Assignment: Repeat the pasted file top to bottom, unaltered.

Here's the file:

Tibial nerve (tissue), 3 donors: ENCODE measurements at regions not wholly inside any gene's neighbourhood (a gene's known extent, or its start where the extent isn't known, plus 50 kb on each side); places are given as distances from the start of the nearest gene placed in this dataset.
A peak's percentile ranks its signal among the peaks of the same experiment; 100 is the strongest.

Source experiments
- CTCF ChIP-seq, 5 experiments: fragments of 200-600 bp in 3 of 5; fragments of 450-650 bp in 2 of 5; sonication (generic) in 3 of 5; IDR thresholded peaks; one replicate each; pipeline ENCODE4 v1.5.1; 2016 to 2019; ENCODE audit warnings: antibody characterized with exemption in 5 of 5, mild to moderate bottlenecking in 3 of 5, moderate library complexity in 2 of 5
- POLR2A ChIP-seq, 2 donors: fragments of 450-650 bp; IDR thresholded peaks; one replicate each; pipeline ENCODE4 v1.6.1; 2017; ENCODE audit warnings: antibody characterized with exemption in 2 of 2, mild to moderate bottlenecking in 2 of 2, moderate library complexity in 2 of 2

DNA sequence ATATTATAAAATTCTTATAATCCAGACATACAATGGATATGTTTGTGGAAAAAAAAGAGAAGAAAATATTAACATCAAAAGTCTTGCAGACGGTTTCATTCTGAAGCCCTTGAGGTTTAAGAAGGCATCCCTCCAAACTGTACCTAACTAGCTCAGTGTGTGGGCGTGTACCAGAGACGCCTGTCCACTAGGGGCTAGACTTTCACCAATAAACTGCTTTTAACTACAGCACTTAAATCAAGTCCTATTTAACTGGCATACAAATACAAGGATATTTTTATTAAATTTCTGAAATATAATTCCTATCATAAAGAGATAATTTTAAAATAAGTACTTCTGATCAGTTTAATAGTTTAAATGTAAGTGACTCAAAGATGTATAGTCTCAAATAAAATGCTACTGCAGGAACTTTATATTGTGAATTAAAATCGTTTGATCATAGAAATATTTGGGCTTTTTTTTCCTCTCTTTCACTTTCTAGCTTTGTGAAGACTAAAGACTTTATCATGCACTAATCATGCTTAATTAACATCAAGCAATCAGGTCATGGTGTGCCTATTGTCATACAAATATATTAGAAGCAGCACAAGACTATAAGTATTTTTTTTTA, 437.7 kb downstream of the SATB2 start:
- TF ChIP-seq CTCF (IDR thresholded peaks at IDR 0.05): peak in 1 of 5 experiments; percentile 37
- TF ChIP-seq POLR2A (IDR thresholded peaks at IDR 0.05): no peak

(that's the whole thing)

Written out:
Tibial nerve (tissue), 3 donors: ENCODE measurements at regions not wholly inside any gene's neighbourhood (a gene's known extent, or its start where the extent isn't known, plus 50 kb on each side); places are given as distances from the start of the nearest gene placed in this dataset.
A peak's percentile ranks its signal among the peaks of the same experiment; 100 is the strongest.

Source experiments
- CTCF ChIP-seq, 5 experiments: fragments of 200-600 bp in 3 of 5; fragments of 450-650 bp in 2 of 5; sonication (generic) in 3 of 5; IDR thresholded peaks; one replicate each; pipeline ENCODE4 v1.5.1; 2016 to 2019; ENCODE audit warnings: antibody characterized with exemption in 5 of 5, mild to moderate bottlenecking in 3 of 5, moderate library complexity in 2 of 5
- POLR2A ChIP-seq, 2 donors: fragments of 450-650 bp; IDR thresholded peaks; one replicate each; pipeline ENCODE4 v1.6.1; 2017; ENCODE audit warnings: antibody characterized with exemption in 2 of 2, mild to moderate bottlenecking in 2 of 2, moderate library complexity in 2 of 2

DNA sequence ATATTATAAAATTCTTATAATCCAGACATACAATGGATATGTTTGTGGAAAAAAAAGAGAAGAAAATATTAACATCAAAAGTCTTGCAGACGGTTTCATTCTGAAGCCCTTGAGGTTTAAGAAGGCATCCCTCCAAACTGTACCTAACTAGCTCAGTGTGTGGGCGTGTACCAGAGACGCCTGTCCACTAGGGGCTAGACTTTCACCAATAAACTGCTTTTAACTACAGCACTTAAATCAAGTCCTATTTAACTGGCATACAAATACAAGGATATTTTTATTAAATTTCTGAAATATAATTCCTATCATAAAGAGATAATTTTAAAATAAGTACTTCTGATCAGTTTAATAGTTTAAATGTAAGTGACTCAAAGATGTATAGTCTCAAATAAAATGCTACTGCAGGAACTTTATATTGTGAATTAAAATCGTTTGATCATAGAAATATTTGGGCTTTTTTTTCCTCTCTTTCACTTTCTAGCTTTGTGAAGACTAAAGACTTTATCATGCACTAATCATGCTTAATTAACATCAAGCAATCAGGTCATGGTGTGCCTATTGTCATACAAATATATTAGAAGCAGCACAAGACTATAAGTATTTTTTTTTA, 437.7 kb downstream of the SATB2 start:
- TF ChIP-seq CTCF (IDR thresholded peaks at IDR 0.05): peak in 1 of 5 experiments; percentile 37
- TF ChIP-seq POLR2A (IDR thresholded peaks at IDR 0.05): no peak